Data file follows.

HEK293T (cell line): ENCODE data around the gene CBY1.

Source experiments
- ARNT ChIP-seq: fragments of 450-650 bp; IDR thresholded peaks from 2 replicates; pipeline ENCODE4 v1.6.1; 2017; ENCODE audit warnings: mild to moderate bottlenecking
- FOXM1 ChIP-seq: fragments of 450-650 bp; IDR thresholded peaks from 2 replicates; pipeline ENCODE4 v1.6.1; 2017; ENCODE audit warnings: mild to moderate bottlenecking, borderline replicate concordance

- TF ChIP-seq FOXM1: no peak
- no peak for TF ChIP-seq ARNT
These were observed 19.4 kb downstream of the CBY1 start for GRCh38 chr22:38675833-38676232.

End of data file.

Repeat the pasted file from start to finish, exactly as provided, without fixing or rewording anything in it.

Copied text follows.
HEK293T (cell line): ENCODE data around the gene CBY1.

Source experiments
- ARNT ChIP-seq: fragments of 450-650 bp; IDR thresholded peaks from 2 replicates; pipeline ENCODE4 v1.6.1; 2017; ENCODE audit warnings: mild to moderate bottlenecking
- FOXM1 ChIP-seq: fragments of 450-650 bp; IDR thresholded peaks from 2 replicates; pipeline ENCODE4 v1.6.1; 2017; ENCODE audit warnings: mild to moderate bottlenecking, borderline replicate concordance

- TF ChIP-seq FOXM1: no peak
- no peak for TF ChIP-seq ARNT
These were observed 19.4 kb downstream of the CBY1 start for GRCh38 chr22:38675833-38676232.